In a follow up now to an exclusive investigation 5 On Your Side brought you last week, we thought we solved the mystery of the black goo on westbound Interstate 70 in St Charles. But nobody knew what the goo was, a tar-like substance that caused thousands of dollars in damage to several cars.
Since then, we've received dozens of emails from others claiming they too drove through a mysterious black substance on the same stretch of interstate. Their cars are damaged too, and they're looking for answers.
"We were in it before we could get out," said Debbie Byrne, who showed us stains on her new Honda Accord.
The black goo covering three lanes of the interstate came from a chemical spill that occurred on westbound Interstate 70 between Cave Springs and Zumbehl last month.
But many of the drivers who contacted us didn't know what they had driven through until they saw Tammy Davis' story.
"It just smeared everywhere and I couldn't see," said Davis last week about her trip down the interstate on July 17. Her vehicle sustained more than $4,000 in damage after being covered in the goo.
"I thought, 'Oh man, that's got to be the stuff because I can't get it off!'" said Joe Wiesler, who contacted 5 On Your Side after seeing Davis' story.
5 On Your Side Investigates traced the origin of that 'stuff' and found it was actually acrylic sealant used in tennis courts. A large barrel of it had fallen off the back of a construction company truck and caused a chemical spill.
"A lot of people out there have their stuff on their cars. A lot of people probably think it's road tar," said Wiesler.
"There was literally no other possible solution about where this would've come from. I never would've thought someone would've spilled something on the highway," said Corey Murphy, who called police shortly after noticing the damage to his car.
Over the past weeks, these motorists tried their own goo-removal techniques. Now, they're using the insurance information we helped dig up from the construction company to hopefully get repairs made on their cars.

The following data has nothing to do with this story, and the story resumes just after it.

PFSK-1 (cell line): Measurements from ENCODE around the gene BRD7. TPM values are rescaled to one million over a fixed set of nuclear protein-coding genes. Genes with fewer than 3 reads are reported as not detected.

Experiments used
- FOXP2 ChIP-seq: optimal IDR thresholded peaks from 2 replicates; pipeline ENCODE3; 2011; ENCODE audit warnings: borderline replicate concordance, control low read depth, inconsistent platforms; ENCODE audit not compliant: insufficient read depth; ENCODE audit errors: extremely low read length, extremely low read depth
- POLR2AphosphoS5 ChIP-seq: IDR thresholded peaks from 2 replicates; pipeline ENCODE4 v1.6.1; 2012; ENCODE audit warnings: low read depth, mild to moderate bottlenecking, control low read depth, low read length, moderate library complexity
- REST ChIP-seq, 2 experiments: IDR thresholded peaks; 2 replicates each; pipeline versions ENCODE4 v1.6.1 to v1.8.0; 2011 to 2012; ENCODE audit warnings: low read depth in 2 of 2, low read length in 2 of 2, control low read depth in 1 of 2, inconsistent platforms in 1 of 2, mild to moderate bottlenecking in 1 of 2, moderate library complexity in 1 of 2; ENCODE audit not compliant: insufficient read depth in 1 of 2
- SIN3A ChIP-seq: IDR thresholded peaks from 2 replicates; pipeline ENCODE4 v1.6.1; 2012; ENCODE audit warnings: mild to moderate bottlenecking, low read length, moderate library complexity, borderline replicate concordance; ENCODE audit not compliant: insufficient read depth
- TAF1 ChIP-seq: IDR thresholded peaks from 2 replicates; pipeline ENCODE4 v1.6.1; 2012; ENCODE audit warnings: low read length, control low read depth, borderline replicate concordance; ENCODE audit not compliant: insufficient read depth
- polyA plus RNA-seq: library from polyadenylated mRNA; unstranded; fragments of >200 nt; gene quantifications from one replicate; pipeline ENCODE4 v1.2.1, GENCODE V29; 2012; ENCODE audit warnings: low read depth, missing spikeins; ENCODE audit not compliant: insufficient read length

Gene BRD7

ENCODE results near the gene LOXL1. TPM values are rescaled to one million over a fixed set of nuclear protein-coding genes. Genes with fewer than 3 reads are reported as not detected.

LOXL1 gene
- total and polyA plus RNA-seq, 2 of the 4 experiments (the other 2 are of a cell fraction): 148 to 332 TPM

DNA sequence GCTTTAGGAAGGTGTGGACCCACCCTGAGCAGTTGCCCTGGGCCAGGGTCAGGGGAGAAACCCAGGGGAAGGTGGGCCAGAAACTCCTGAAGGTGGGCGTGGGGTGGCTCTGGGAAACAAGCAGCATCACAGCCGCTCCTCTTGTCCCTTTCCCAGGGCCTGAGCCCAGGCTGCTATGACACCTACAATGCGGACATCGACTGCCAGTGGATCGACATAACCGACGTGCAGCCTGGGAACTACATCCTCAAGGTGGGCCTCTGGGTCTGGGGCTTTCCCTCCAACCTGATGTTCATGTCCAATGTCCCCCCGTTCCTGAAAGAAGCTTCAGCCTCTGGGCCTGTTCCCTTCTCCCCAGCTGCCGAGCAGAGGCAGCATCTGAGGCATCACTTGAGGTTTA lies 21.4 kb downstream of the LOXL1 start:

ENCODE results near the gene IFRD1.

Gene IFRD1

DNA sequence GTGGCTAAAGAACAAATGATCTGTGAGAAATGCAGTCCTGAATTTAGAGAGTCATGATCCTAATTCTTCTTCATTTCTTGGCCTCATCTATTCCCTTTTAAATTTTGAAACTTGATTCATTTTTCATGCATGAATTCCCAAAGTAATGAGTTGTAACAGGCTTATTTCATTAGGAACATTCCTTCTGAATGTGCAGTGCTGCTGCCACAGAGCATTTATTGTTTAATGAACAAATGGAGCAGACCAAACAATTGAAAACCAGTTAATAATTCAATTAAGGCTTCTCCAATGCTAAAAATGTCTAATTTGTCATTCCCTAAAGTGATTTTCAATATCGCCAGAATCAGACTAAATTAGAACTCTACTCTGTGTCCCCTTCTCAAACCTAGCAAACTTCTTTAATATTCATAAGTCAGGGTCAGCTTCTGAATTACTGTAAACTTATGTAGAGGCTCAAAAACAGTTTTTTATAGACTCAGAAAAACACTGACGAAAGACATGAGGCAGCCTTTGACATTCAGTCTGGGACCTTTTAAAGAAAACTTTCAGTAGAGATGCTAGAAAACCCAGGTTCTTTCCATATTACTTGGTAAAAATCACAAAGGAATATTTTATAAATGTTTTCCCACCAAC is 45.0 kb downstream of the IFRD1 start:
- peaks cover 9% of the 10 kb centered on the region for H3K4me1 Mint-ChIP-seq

But it's not a sure bet for some.
"Guy kinda just laughed at me," said Wiesler.
"[The insurance agent] kept asking, 'Did you make a police report?'. I said, 'No, the police told us to call MoDOT'. We called MoDOT; we made a claim. He kept insisting he needed proof it was from that day," said Byrne.
So, 5 On Your Side has been looking into what you need to do if you drive through a mysterious substance on the highway.
State Farm Insurance agent John Hayden explains.
"Pull off, take pictures, if there are any witnesses that actually saw it at the time, they should also get their phone numbers. You should file a police report because that validates the date and time and the detailed circumstances of what happened," said Hayden.
Highway crashes involving fallen objects happen more than you might think. According to the Missouri State Highway Patrol, there were more than 1,300 crashes in 2016 involving vehicles hitting an object in the roadway. Eight of those crashes were fatal.
Wiesler was a trucker for years, and he says the companies responsible can and should face legal consequences.
"That's part of having a Commercial Drivers License, you're responsible for that load. Somebody needs to be paying a big fine for that. You're not even supposed to put a barrel on the end of a truck," said Wiesler.
The construction company that was involved in the spill has been reported to the highway patrol by one of the drivers in our story.
There is a chance that company could face a fine of up to $10,000.
If you were impacted by this chemical spill on westbound Interstate 70, contact 5OnYourSide@KSDK.com.